The presumptive Republican nominee released a video on his Truth Social platform on Tuesday (3/26) urging his supporters to buy this “God Bless the USA Bible” from country singer Lee Greenwood.

His stunt of holding up a Bible outside St. John’s Episcopal Church after he had ordered the area cleared of peaceful protests met with howls of rejection. He even held it awkwardly and used the Revised Standard Version, the translation anathema to conservatives more likely to call it the Reviled Standard Version.

When asked to share his favorite Bible verse in an interview with Bloomberg Politics in 2015, he didn’t give a direct answer. “I wouldn’t want to get into it. Because to me, that’s very personal,” he said. “The Bible means a lot to me, but I don’t want to get into specifics.”

Later, Trump landed on what seems to drive him relentlessly: “An eye for an eye and a tooth for a tooth.” Showing no biblical sense, Trump has insisted that he has never done anything that required repentance. He has preached a gospel of revenge and “getting even” his entire life.

Trump, with opinions about everything, is of the opinion, “All Americans need a Bible in their home, and I have many. It’s my favorite book,” Trump said in the video posted on Truth Social. “I’m proud to endorse and encourage you to get this Bible. We must make America pray again.” Does he keep a Bible next to his bed with his copy of Hitler’s book?

The marketing department for the “only Bible endorsed by Donald Trump” may not have noticed that 20 million Bibles were sold in the USA in 2023. According to The New Yorker, the Bible “is the best-selling book of the year, every year.” There may not be much of a market for the Trump Bible, unless MAGA folks, who purchase everything “Trump,” think this is the book they must have. Sixty million Magadonians at $60/Bible equals $3.6 billion. Trump would have no trouble paying his legal fees, fines, and judgments from sales of the Bible.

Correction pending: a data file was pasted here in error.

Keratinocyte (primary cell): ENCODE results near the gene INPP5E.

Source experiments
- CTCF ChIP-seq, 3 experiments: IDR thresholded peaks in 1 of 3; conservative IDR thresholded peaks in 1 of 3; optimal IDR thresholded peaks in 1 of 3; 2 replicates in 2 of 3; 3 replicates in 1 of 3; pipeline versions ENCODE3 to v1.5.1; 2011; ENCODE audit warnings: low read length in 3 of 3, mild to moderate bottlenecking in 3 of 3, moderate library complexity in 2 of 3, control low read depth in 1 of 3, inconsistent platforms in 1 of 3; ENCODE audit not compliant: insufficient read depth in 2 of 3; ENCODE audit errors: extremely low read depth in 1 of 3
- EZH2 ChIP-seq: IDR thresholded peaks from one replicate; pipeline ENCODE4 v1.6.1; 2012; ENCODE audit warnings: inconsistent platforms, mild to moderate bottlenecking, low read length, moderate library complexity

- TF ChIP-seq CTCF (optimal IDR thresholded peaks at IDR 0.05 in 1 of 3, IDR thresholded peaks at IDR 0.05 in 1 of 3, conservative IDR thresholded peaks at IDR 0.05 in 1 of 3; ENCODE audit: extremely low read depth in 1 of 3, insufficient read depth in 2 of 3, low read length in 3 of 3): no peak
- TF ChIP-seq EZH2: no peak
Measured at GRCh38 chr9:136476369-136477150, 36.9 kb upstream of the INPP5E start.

The Trump Bible is every Christian Nationalist’s dream book. Labeled the “God Bless the USA Bible,” it also includes, in addition to the Old and New Testaments in the King James Version (not sure if it’s the New King James Version) the Bible contains the Constitution, the Declaration of Independence, the Bill of Rights, and a handwritten copy of Lee Greenwoods patriotic song, “God Bless the USA.”

Colonel Flynn, a flaming Christian Nationalist, giving preaching advice to pastors told them they should be preaching from the Constitution. The new Trump Bible is a one-stop text portfolio for preaching patriotism, nationalism, racism, and all the worst kinds of -isms.

Holding up a Bible for a photo op, bragging on the Bible, selling the Bible, and quoting verses from the Bible doesn’t make Trump a Bible believer. What he’s peddling is not Christianity.


Rodney Kennedy has his M.Div. from New Orleans Theological Seminary and his Ph.D. in Rhetoric from Louisiana State University. The pastor of 7 Southern Baptist churches over the course of 20 years, he pastored the First Baptist Church of Dayton, Ohio — which is an American Baptist Church — for 13 years. He is currently professor of homiletics at Palmer Theological Seminary, and interim pastor of Emmanuel Friedens Federated Church, Schenectady, New York. His seventh book, Good and Evil in the Garden of Democracy, is out now from Wipf and Stock (Cascades).